“A Lot of Nothing” delivers on a whole lot of something. [SXSW Film Festival]

“Messy” defined by Mirriam-Webster’s Dictionary is as follows: “marked by confusion, disorder, or dirt.” Mo McRae’s feature debut A Lot of Nothing is absolutely messy, but in the best way possible. The movie starts off being one thing and then, through a series of plot twists and reveals, becomes something entirely different and provides for one hell of a good time. Audiences will be perplexed throughout the movie but then will be laughing out loud at the wild absurdity and madness that goes on throughout the feature. For his feature debut, both directing and co-writing with co-writer Sarah Kelly Kaplan, Mo McRae shows that he is certainly one to look out for.


A scene from A LOT OF NOTHING. Photo Credit: John Keng.

A Lot of Nothing follows James (Y’lan Noel) and his wife Vanessa (Cleopatra Coleman) as they live in an affluent neighbourhood and go on about their day minding their own business. This is until one day when Vanessa tells her husband that their neighbour, Brian (Justin Hartley), referred to her as “you people” and then a news story comes out that Brian, a cop, shot an unarmed child and took his life. With all the tragedy in the world now, Vanessa decides to take it upon herself to take things into her own hands and make Brian answer for the crime he committed.

Mo McRae and Sarah Kelly Kaplan deliver an absolute home run of a script that provides the social commentary needed and the absolute insane third act that brings this movie to the forefront. There is so much to unpack and examine in this script that it almost feels like a pseudo sequel to Boots Riley’s Sorry to Bother You. A Lot of Nothing has a lot to say, and while it says it all, it also delivers one of the biggest and best twists audiences don’t see coming. It provides such an unexpected turn of events that is masterfully delivered by the cast, bringing together this social commentary and becoming something so much more than that.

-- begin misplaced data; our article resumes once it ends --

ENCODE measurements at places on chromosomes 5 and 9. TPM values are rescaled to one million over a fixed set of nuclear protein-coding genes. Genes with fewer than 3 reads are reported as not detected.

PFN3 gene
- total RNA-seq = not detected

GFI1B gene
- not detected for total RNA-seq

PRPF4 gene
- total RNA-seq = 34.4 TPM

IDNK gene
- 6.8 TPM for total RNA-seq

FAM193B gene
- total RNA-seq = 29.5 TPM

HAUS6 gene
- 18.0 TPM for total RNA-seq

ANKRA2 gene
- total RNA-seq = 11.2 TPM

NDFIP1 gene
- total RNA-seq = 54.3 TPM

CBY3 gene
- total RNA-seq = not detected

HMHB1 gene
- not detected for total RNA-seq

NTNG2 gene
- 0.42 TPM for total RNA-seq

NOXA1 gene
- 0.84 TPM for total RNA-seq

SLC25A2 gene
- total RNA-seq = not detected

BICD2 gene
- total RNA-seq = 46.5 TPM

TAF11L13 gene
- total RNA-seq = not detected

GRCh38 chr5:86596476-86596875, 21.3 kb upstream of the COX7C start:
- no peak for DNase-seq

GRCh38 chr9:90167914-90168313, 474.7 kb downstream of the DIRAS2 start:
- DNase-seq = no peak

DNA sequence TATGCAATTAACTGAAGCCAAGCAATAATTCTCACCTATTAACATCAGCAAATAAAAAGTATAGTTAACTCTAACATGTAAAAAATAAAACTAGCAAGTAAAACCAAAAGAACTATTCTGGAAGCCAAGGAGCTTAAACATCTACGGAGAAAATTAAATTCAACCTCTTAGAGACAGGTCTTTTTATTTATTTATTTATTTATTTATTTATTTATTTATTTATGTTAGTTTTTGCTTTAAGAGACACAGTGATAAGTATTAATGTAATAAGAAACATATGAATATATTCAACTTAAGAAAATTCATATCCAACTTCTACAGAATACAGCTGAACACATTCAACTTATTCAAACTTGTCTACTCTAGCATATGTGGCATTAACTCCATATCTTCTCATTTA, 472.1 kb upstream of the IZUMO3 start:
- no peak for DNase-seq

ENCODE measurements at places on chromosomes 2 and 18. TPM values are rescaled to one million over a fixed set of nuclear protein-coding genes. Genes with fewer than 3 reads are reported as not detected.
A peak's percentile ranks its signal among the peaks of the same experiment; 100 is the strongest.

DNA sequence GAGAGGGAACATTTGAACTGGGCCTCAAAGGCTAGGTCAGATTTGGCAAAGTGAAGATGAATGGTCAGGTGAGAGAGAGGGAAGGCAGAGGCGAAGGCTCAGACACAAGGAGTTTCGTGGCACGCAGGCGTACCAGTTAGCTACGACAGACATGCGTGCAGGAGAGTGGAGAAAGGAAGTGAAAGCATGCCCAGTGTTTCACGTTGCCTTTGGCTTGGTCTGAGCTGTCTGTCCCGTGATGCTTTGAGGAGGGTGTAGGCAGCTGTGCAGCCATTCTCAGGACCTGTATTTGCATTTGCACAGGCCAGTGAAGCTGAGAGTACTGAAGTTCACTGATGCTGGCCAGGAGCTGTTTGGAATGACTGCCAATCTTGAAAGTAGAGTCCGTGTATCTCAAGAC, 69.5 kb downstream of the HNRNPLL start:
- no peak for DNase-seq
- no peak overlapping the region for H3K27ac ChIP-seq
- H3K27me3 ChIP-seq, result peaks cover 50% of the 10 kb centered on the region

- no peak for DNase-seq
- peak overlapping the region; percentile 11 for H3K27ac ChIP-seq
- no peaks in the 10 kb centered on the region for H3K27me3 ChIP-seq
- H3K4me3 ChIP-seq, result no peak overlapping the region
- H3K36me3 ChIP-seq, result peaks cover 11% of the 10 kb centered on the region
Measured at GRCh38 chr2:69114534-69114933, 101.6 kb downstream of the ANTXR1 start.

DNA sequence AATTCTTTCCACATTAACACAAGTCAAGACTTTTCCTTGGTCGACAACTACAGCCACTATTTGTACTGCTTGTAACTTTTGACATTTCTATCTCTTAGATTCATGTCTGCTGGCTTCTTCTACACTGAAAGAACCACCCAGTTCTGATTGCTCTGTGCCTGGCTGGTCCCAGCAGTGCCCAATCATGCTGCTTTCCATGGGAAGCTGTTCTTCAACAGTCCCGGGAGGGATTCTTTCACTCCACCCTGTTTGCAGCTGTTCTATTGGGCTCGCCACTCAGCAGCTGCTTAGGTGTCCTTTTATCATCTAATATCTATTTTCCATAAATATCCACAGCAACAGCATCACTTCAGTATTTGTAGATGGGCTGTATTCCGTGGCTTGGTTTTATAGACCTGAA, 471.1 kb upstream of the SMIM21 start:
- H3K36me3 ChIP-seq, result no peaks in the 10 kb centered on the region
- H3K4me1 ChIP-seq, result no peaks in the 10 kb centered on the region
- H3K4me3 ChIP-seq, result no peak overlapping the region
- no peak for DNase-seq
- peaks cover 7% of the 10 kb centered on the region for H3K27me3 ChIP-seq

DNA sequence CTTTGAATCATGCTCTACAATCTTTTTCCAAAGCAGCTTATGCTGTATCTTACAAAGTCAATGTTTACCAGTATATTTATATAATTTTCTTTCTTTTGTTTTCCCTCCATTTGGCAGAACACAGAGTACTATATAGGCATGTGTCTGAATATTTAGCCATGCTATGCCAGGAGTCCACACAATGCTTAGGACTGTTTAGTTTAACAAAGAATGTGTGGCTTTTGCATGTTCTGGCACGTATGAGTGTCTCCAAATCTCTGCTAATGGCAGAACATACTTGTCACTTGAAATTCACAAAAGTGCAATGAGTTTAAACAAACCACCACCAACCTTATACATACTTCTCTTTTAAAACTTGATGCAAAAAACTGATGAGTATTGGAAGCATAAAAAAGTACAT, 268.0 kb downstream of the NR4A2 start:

Y’lan Noel and Cleopatra Coleman portray the characters of James and Vanessa perfectly as they are the perfect couple. They have everything going for them: good jobs, a great marriage, and a happy life. Y’lan playing the level-headed, cool-headed lawyer manages to exude confidence, ready to put out any fires and make sure that whatever has gone wrong can be fixed. His portrayal of this character almost feels second nature to him as he has it down to a science. Cleopatra Coleman, playing the justifiably outraged woman wanting to take a stand, not wanting to tolerate the hate anymore, delivers a fiery passionate performance that lingers and haunts its audience. Justin Hartley’s portrayal of Brian, a cop whose committed an irredeemable act, is so lathered in guilt and remorse that Hartley just wears his heart on his sleeve when his back is against the wall. These three actors deliver their all and their performances elevate this incredibly well written script to new heights and help pack the punch A Lot of Nothing needs to bring it to the recognition it deserves.


Director Mo McRae. Photo Credit: Mo McRae.

With a script as political and bonkers as the one that Mo McRae and Sarah Kelly Kaplan deliver, with strong performances by Y’Lan Noel, Cleopatra Coleman, and Justin Hartley, A Lot of Nothing commands your attention and rewards its audience with an unbelievable final product. Such a feature debut has not been seen in a long time, but could be in the same world as Jordan Peele and Boots Riley’s first features. A Lot of Nothing takes risks with high rewards that will certainly linger with its audience.

Screening during the 2022 SXSW Film Festival.

SXSW Screening Information:

*Sunday, March 13th, Screening @ 3:45pm CT, Alamo Lamar D

*Monday, March 14th, On-line Screening @ 9:00 am CT

*Monday, March 14th, Screening @ 12:45 pm CT, Violet Crown Cinema 2

*Monday, March 14th, Screening @ 1:15 pm CT, Violet Crown Cinema 4

*Friday, March 18th, Screening @ 3:30 pm CT, Alamo Lamar A

For more information, head to the official SXSW webpage.

Final Score: 4 out of 5.

SXSW 2022

Categories: In Theaters, Reviews, streaming

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